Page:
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About Koreshan State Historic Site
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History of Koreshan State Historic Site
The founding of the Koreshan Unity Settlement in Estero, Florida, was the continuation of a movement started in Moravia, New York, in 1880 by Dr. Cyrus R. Teed. His utopian community
of 200 followers often had to contend with an unfriendly and hostile society because of their religious, scientific and cultural beliefs. To find an accommodating environment, the movement relocated to the Florida frontier in 1894. Dr. Teed took the name “Koresh,” the Hebrew translation for Cyrus, meaning shepherd.
The colonists believed that the entire universe existed within a giant, hollow sphere. They conducted experiments that seemed to confirm their beliefs.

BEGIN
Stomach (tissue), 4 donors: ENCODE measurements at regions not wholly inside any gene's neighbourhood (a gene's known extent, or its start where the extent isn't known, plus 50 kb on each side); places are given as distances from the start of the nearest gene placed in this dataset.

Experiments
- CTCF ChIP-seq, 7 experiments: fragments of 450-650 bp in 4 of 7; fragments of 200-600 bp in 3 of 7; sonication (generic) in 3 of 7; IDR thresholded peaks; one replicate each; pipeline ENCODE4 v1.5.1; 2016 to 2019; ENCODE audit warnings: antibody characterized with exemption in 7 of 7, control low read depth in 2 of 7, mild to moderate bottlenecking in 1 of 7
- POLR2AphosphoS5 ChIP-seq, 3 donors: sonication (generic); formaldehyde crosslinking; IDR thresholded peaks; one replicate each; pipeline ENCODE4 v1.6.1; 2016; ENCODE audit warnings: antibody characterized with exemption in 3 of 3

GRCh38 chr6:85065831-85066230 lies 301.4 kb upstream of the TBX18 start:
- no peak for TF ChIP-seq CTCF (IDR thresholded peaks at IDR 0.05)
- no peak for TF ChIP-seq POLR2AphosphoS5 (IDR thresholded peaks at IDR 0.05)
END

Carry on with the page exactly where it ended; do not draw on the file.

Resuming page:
Encouraged by their visionary leader, the industrious Koreshans built and operated a printing facility, boat works, cement works, sawmill, bakery, store and hostelry. Education, science and art also helped shape their community. Education served an important role, not only for the children at the settlement, but also for the adult members. Artistic endeavors included producing plays and musicals, and creating elaborate Victorian gardens.
After the death of Dr. Teed in 1908 at the age of 69, membership of his religious group began to decline. In 1961, the four remaining members deeded 305 acres of their land to the State of Florida as a park and memorial. The Koreshan Unity Settlement Historic District is on the National Register of Historic Places.